I was not in Los Angeles on May 14, when Stephen Meyer debated Stephen Matheson and Arthur Hunt at Biola University. But I have followed some of the blog war that preceded and followed the debate—a blog war that now includes Richard Sternberg and Laurence Moran.

Since Matheson, Hunt and Moran are all tenured professors at institutions of higher learning, one might have expected a discussion based on reason and conducted in a collegial spirit. And since the discussion is about science, one might have expected lots of references to evidence published in the scientific literature. But Matheson, Hunt and Moran have abandoned reason and resorted to ridicule; and instead of citing evidence they expect us to bow to their authority.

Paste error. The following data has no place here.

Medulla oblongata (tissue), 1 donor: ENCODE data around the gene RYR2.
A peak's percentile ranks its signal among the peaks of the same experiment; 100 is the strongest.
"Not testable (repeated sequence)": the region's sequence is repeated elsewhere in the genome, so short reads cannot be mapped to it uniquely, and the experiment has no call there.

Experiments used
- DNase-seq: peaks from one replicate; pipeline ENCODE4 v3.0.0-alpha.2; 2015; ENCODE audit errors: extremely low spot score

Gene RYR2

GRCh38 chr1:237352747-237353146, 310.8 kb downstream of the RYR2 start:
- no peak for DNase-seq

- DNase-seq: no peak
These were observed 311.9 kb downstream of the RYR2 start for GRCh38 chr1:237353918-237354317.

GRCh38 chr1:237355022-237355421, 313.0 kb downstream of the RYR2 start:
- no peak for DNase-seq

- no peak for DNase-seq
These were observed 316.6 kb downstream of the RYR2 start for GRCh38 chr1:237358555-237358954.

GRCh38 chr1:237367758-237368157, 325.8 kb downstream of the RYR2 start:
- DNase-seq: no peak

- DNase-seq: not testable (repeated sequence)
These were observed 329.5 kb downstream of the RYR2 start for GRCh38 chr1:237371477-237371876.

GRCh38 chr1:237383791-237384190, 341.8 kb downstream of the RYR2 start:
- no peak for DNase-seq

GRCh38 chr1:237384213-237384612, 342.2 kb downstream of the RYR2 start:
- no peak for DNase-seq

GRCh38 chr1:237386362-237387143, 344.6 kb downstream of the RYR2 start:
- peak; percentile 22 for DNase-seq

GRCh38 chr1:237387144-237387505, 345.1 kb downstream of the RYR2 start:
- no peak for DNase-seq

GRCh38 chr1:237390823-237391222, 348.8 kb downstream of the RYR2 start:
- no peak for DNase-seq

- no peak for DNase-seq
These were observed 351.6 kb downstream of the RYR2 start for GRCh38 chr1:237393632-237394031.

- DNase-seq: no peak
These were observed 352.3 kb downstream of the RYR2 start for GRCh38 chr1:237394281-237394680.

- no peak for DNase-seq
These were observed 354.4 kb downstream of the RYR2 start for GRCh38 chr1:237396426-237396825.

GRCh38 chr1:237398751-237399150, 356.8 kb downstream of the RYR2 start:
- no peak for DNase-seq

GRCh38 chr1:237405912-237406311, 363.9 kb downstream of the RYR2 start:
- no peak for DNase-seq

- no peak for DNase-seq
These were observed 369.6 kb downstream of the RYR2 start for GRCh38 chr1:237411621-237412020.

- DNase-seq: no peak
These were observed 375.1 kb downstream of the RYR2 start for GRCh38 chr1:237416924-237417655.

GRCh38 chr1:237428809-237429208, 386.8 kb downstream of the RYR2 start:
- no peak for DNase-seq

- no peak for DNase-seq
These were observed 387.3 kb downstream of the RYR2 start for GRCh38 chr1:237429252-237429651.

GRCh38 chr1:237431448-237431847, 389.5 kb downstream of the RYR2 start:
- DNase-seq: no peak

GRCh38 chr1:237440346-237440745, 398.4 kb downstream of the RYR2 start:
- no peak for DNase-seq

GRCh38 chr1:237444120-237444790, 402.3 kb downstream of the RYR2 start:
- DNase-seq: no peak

Round One: Who’s Who

Meyer is a philosopher of science and the director of the Discovery Institute’s Center for Science and Culture (with which I am also affiliated). Meyer wrote Signature in the Cell, which was the focus of the May 14 debate. Matheson is a neuroscientist at Calvin College who has been doing research on formin, a protein affecting the network of microscopic fibers that give a cell its shape. Hunt is a plant biologist at the University of Kentucky who does research on the processing of messenger RNAs, the molecular intermediates between DNA and protein.